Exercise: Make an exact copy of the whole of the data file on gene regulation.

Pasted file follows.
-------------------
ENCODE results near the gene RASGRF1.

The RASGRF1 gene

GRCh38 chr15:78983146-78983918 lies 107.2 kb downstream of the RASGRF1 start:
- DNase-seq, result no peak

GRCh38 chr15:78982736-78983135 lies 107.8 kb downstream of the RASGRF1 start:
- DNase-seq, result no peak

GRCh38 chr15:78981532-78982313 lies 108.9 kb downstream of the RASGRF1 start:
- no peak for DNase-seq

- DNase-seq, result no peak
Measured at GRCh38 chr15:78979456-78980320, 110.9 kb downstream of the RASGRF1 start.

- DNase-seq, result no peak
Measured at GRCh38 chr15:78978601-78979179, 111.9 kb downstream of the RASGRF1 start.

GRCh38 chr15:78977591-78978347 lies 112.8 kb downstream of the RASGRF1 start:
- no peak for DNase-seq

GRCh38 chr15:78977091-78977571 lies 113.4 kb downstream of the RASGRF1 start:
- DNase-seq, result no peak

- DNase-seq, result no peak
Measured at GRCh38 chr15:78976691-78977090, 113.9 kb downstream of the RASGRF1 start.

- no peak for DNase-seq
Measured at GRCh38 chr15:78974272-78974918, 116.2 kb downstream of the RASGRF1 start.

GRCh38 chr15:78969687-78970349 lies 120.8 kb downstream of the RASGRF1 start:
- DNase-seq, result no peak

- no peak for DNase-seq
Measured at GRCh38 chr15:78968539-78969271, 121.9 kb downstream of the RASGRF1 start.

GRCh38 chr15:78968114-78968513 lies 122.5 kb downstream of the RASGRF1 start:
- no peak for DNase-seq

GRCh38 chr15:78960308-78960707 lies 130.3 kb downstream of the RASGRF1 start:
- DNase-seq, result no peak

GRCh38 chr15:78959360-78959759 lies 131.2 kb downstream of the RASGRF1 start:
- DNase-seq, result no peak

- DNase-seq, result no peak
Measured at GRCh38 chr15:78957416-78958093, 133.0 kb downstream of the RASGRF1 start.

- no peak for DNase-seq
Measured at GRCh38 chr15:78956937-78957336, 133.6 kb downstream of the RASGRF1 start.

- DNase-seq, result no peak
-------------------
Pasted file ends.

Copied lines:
ENCODE results near the gene RASGRF1.

The RASGRF1 gene

GRCh38 chr15:78983146-78983918 lies 107.2 kb downstream of the RASGRF1 start:
- DNase-seq, result no peak

GRCh38 chr15:78982736-78983135 lies 107.8 kb downstream of the RASGRF1 start:
- DNase-seq, result no peak

GRCh38 chr15:78981532-78982313 lies 108.9 kb downstream of the RASGRF1 start:
- no peak for DNase-seq

- DNase-seq, result no peak
Measured at GRCh38 chr15:78979456-78980320, 110.9 kb downstream of the RASGRF1 start.

- DNase-seq, result no peak
Measured at GRCh38 chr15:78978601-78979179, 111.9 kb downstream of the RASGRF1 start.

GRCh38 chr15:78977591-78978347 lies 112.8 kb downstream of the RASGRF1 start:
- no peak for DNase-seq

GRCh38 chr15:78977091-78977571 lies 113.4 kb downstream of the RASGRF1 start:
- DNase-seq, result no peak

- DNase-seq, result no peak
Measured at GRCh38 chr15:78976691-78977090, 113.9 kb downstream of the RASGRF1 start.

- no peak for DNase-seq
Measured at GRCh38 chr15:78974272-78974918, 116.2 kb downstream of the RASGRF1 start.

GRCh38 chr15:78969687-78970349 lies 120.8 kb downstream of the RASGRF1 start:
- DNase-seq, result no peak

- no peak for DNase-seq
Measured at GRCh38 chr15:78968539-78969271, 121.9 kb downstream of the RASGRF1 start.

GRCh38 chr15:78968114-78968513 lies 122.5 kb downstream of the RASGRF1 start:
- no peak for DNase-seq

GRCh38 chr15:78960308-78960707 lies 130.3 kb downstream of the RASGRF1 start:
- DNase-seq, result no peak

GRCh38 chr15:78959360-78959759 lies 131.2 kb downstream of the RASGRF1 start:
- DNase-seq, result no peak

- DNase-seq, result no peak
Measured at GRCh38 chr15:78957416-78958093, 133.0 kb downstream of the RASGRF1 start.

- no peak for DNase-seq
Measured at GRCh38 chr15:78956937-78957336, 133.6 kb downstream of the RASGRF1 start.

- DNase-seq, result no peak